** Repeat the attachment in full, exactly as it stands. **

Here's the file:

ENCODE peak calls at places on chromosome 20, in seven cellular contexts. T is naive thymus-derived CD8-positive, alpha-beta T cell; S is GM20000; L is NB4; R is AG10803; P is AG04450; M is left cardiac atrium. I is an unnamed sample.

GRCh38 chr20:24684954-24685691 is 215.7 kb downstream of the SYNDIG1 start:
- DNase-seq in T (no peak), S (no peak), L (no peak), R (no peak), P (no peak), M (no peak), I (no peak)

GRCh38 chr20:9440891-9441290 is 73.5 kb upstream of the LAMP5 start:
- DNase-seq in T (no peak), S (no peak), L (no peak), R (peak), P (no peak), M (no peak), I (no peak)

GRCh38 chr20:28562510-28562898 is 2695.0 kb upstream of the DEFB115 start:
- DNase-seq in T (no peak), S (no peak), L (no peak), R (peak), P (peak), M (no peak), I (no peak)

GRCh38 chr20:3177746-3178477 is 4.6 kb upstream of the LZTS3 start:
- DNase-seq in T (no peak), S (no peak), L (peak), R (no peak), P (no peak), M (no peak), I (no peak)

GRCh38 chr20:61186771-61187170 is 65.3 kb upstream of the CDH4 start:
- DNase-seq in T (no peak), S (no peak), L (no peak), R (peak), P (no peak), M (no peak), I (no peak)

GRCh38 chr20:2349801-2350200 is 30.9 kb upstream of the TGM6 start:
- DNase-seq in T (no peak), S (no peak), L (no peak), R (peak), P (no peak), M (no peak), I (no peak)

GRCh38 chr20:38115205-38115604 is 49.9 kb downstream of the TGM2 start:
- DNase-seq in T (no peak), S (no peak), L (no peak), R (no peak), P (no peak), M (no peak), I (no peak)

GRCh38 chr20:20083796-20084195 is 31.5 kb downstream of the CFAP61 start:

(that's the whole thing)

ENCODE peak calls at places on chromosome 20, in seven cellular contexts. T is naive thymus-derived CD8-positive, alpha-beta T cell; S is GM20000; L is NB4; R is AG10803; P is AG04450; M is left cardiac atrium. I is an unnamed sample.

GRCh38 chr20:24684954-24685691 is 215.7 kb downstream of the SYNDIG1 start:
- DNase-seq in T (no peak), S (no peak), L (no peak), R (no peak), P (no peak), M (no peak), I (no peak)

GRCh38 chr20:9440891-9441290 is 73.5 kb upstream of the LAMP5 start:
- DNase-seq in T (no peak), S (no peak), L (no peak), R (peak), P (no peak), M (no peak), I (no peak)

GRCh38 chr20:28562510-28562898 is 2695.0 kb upstream of the DEFB115 start:
- DNase-seq in T (no peak), S (no peak), L (no peak), R (peak), P (peak), M (no peak), I (no peak)

GRCh38 chr20:3177746-3178477 is 4.6 kb upstream of the LZTS3 start:
- DNase-seq in T (no peak), S (no peak), L (peak), R (no peak), P (no peak), M (no peak), I (no peak)

GRCh38 chr20:61186771-61187170 is 65.3 kb upstream of the CDH4 start:
- DNase-seq in T (no peak), S (no peak), L (no peak), R (peak), P (no peak), M (no peak), I (no peak)

GRCh38 chr20:2349801-2350200 is 30.9 kb upstream of the TGM6 start:
- DNase-seq in T (no peak), S (no peak), L (no peak), R (peak), P (no peak), M (no peak), I (no peak)

GRCh38 chr20:38115205-38115604 is 49.9 kb downstream of the TGM2 start:
- DNase-seq in T (no peak), S (no peak), L (no peak), R (no peak), P (no peak), M (no peak), I (no peak)

GRCh38 chr20:20083796-20084195 is 31.5 kb downstream of the CFAP61 start: